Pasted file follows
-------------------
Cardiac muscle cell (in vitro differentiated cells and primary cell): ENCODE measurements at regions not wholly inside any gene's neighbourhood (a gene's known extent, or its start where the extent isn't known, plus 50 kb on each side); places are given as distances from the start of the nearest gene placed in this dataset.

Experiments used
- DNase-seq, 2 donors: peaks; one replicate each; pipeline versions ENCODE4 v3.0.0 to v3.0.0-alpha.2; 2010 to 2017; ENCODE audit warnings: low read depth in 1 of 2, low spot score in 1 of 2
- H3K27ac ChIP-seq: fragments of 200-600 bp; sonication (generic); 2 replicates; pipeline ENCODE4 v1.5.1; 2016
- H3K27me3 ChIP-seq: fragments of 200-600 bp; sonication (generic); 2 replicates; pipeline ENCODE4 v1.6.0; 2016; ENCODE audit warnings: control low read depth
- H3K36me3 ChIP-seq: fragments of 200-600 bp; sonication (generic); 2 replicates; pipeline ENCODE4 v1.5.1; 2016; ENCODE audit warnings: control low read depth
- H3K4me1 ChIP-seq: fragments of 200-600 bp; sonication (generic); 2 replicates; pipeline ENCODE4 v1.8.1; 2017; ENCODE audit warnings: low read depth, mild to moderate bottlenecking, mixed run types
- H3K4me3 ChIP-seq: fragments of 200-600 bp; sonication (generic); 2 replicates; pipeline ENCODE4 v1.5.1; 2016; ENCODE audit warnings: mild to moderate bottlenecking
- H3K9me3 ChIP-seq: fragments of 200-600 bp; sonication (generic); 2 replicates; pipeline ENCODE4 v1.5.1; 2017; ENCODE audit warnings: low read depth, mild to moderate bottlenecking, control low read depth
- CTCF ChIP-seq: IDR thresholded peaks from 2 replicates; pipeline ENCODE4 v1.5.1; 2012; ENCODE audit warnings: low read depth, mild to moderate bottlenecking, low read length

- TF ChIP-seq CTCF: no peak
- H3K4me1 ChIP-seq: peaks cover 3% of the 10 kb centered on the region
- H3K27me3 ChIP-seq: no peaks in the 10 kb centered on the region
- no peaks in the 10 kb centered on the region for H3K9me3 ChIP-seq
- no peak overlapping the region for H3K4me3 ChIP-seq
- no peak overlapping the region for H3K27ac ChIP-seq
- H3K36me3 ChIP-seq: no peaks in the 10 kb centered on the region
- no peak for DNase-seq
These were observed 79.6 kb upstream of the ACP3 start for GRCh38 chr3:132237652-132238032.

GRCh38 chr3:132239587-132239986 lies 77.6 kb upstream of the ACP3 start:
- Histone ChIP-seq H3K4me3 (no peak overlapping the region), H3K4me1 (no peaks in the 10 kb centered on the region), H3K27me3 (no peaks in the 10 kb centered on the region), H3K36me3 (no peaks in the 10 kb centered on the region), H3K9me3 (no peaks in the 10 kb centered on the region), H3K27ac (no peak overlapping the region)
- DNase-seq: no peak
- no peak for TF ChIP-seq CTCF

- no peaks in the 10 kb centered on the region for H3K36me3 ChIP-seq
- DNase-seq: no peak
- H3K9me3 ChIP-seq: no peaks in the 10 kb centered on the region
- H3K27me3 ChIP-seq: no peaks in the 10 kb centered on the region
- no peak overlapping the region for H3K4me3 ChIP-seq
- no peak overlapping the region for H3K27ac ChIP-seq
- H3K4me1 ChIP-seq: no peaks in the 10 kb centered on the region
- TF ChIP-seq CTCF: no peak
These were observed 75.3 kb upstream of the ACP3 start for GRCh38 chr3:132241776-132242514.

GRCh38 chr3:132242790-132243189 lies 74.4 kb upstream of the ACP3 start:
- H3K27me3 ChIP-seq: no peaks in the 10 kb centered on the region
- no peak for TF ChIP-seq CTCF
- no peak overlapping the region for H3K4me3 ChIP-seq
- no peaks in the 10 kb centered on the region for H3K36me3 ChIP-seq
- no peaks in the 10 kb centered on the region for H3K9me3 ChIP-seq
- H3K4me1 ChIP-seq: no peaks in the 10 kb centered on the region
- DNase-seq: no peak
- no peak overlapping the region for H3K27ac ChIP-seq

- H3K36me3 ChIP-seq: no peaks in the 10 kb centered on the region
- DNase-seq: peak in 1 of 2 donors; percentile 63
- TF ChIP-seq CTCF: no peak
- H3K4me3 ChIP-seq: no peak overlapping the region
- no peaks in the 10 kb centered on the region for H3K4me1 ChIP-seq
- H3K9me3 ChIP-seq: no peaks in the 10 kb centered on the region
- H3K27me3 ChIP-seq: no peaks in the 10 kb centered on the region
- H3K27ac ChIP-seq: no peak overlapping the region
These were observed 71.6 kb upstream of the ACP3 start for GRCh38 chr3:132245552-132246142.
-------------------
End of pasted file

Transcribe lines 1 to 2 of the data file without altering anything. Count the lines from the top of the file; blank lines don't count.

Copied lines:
Cardiac muscle cell (in vitro differentiated cells and primary cell): ENCODE measurements at regions not wholly inside any gene's neighbourhood (a gene's known extent, or its start where the extent isn't known, plus 50 kb on each side); places are given as distances from the start of the nearest gene placed in this dataset.

Experiments used